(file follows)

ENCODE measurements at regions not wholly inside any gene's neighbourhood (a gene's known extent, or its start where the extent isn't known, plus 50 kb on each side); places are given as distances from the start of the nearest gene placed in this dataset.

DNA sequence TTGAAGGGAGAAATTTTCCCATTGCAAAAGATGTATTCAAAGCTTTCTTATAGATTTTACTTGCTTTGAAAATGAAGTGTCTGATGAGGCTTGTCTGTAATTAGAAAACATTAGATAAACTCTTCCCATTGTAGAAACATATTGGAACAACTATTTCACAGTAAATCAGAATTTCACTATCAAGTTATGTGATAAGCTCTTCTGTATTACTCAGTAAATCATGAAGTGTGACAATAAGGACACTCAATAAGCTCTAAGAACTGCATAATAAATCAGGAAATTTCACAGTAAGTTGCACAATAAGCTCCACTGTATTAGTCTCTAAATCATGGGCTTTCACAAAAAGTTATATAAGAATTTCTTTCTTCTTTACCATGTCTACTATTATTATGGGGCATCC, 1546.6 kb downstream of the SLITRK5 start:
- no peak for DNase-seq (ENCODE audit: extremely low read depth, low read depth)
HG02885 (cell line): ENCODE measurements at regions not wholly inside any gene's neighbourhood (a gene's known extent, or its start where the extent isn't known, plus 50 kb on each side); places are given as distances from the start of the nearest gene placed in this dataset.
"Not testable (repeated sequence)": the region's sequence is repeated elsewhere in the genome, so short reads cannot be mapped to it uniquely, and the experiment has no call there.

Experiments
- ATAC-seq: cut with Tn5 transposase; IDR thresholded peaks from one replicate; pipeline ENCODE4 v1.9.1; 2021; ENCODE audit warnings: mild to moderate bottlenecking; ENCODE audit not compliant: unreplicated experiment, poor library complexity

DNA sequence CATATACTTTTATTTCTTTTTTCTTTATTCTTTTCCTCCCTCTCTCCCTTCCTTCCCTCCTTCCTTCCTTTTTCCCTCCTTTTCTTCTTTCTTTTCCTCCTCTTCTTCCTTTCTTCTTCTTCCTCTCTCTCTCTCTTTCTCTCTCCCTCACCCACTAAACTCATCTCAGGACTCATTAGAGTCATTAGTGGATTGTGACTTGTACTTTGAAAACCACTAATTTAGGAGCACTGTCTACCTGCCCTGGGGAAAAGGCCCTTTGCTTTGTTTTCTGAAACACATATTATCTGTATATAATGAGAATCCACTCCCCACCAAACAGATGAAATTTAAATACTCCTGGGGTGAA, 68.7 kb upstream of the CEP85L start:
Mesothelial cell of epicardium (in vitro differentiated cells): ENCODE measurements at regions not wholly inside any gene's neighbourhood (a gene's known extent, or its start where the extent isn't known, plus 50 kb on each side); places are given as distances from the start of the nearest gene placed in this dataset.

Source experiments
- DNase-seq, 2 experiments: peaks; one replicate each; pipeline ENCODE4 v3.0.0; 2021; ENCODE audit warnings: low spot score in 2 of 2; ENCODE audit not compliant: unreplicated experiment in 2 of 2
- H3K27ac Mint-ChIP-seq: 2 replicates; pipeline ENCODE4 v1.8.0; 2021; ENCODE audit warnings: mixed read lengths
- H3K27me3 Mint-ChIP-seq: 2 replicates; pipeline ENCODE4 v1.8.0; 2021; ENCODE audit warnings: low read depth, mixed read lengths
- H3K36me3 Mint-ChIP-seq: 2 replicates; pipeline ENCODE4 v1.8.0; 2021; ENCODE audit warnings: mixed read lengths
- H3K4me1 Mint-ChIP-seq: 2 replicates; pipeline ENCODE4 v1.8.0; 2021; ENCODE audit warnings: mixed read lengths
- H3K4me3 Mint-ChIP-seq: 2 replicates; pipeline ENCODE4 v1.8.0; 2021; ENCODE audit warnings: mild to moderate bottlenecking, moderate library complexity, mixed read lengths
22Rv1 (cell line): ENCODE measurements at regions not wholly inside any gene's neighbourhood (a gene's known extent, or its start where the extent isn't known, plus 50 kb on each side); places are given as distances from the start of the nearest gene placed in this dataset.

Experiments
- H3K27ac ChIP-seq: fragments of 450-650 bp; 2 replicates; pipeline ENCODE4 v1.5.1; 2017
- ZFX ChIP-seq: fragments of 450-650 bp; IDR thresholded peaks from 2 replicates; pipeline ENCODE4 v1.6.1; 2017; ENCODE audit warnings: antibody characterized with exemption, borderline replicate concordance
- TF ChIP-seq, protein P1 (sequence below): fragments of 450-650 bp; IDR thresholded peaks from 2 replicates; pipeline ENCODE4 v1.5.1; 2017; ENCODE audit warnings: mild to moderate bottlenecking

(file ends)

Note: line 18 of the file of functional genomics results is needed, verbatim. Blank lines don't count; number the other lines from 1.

Experiments